The HPV vaccine is a preventive vaccine designed to protect against certain types of the human papillomavirus (HPV). Here are some important points about the HPV vaccine:
The HPV vaccine helps prevent infections caused by certain strains of the human papillomavirus. HPV is a common sexually transmitted infection and can lead to various health issues, including genital warts and certain types of cancer, such as cervical, anal, vaginal, vulvar, penile and oropharyngeal (throat) cancers.
There are several HPV vaccines available, including Gardasil, Gardasil 9 and Cervarix. Gardasil and Gardasil 9 protect against the most common high-risk HPV types that cause cervical, anal, vaginal, vulvar, penile and some oropharyngeal cancers, as well as the low-risk types that cause genital warts. Cervarix protects against the most common high-risk HPV types that cause cervical cancer.
The HPV vaccine is most effective when given before exposure to the virus, which is why it is recommended for adolescents and young adults. The vaccine is typically administered in a series of two or three doses over several months. The exact age recommendations may vary depending on the country and healthcare guidelines.
The HPV vaccine is recommended for both males and females. In many countries, it is routinely recommended for preteen boys and girls around the age of 11 or 12. The vaccine may also be recommended for catch-up vaccination in older individuals who have not received it previously.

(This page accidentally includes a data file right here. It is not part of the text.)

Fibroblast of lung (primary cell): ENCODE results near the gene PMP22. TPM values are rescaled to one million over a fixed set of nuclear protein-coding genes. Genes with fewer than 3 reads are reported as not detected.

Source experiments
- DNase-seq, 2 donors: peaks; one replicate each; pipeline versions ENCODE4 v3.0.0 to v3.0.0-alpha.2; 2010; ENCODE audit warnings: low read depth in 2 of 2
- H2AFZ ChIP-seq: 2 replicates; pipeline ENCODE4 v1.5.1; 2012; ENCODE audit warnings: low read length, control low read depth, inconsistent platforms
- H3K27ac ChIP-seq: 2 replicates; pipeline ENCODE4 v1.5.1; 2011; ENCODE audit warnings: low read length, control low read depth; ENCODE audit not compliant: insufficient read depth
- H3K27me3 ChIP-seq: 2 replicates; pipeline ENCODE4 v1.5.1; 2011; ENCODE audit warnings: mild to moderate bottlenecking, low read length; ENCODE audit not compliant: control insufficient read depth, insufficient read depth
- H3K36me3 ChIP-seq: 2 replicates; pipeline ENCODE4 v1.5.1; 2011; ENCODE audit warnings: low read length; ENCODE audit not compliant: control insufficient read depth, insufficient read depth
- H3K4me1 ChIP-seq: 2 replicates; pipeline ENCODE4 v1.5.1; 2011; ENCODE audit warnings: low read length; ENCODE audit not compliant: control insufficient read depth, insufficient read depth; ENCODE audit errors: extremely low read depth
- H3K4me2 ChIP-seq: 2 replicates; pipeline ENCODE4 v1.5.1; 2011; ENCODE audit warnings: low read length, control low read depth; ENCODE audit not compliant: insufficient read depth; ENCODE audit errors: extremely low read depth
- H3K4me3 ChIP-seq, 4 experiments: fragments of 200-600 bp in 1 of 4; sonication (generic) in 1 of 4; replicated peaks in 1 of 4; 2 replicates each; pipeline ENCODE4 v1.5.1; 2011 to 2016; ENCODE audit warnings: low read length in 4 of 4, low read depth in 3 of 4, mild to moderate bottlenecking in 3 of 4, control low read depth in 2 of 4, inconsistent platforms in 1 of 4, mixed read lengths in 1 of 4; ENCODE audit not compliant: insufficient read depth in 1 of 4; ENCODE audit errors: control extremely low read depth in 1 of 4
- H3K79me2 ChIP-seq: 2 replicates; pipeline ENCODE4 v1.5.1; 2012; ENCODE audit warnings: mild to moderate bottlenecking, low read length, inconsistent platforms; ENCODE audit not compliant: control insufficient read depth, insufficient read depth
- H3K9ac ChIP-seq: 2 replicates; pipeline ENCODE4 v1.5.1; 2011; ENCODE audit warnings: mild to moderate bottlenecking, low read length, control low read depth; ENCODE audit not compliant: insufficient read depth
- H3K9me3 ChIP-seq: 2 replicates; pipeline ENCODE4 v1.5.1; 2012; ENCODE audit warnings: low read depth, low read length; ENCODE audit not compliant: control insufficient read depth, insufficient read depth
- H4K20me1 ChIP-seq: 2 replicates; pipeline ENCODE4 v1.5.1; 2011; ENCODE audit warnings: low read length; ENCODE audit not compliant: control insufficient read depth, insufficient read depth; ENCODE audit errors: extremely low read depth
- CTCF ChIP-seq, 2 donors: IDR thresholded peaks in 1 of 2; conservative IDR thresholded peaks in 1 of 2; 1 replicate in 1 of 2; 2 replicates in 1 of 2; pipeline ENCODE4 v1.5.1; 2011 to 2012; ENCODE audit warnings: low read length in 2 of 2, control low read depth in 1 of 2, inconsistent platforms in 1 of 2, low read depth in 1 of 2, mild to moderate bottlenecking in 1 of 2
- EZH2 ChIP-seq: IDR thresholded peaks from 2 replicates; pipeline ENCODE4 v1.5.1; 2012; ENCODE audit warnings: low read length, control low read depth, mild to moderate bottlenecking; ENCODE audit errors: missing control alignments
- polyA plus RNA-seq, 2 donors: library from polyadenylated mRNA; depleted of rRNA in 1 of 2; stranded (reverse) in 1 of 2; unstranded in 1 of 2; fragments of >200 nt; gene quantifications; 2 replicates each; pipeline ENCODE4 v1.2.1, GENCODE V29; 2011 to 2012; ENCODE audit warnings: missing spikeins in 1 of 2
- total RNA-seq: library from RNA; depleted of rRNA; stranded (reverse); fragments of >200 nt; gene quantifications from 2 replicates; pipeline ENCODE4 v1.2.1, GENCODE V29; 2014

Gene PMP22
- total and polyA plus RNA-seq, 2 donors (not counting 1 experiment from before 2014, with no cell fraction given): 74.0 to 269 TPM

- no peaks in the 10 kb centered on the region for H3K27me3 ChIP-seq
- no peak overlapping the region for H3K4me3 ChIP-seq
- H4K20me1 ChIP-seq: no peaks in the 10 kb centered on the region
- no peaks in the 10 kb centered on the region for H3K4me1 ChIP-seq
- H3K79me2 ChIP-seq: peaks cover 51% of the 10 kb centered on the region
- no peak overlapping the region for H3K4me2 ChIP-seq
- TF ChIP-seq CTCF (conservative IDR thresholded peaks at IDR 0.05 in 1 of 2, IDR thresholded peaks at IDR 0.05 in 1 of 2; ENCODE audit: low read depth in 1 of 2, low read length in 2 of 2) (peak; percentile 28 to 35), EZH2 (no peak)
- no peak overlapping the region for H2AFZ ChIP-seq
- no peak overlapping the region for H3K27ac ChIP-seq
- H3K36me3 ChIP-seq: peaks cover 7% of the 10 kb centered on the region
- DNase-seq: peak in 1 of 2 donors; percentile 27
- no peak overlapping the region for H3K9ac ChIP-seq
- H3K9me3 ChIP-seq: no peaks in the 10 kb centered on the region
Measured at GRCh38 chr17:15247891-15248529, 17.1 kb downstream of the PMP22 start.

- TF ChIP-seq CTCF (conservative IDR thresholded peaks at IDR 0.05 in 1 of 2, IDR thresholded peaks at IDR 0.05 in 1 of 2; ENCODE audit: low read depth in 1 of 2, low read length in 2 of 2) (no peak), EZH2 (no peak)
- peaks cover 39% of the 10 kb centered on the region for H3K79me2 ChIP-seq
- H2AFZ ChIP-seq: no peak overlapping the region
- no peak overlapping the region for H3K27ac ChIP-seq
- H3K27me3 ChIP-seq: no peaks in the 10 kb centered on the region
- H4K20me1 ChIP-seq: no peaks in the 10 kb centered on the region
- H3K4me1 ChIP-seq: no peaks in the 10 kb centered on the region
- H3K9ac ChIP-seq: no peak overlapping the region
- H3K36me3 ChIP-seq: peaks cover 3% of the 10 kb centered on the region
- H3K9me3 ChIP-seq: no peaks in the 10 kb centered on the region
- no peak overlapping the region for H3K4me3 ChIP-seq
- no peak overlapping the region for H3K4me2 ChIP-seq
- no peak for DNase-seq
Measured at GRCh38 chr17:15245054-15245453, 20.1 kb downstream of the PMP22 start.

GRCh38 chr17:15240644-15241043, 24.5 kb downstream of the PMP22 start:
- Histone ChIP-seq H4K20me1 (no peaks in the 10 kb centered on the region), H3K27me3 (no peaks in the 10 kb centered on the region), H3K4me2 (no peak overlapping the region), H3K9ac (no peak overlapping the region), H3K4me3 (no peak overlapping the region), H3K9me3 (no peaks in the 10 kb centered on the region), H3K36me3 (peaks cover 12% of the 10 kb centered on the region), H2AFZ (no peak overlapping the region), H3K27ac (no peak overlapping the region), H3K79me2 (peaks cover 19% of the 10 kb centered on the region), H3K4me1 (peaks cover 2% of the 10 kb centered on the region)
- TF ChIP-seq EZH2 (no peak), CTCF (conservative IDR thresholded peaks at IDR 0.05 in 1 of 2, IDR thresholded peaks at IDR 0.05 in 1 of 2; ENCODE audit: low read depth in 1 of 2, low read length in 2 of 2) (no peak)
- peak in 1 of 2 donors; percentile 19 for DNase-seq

The HPV vaccine is highly effective in preventing HPV infections and associated diseases. It provides long-lasting protection against the specific HPV types included in the vaccine. By receiving the vaccine, individuals can reduce their risk of developing HPV-related cancers and other related health issues.
Vaccine Side Effects
Like any vaccine, the HPV vaccine can cause side effects. Common side effects include pain or swelling at the injection site, mild fever, headache, fatigue and muscle or joint pain. Severe reactions are rare. Most side effects are mild and temporary.
It’s important to consult with a healthcare professional to discuss the HPV vaccine, understand the specific recommendations in your region and address any questions or concerns you may have. They can provide personalised advice based on your age, medical history and individual circumstances.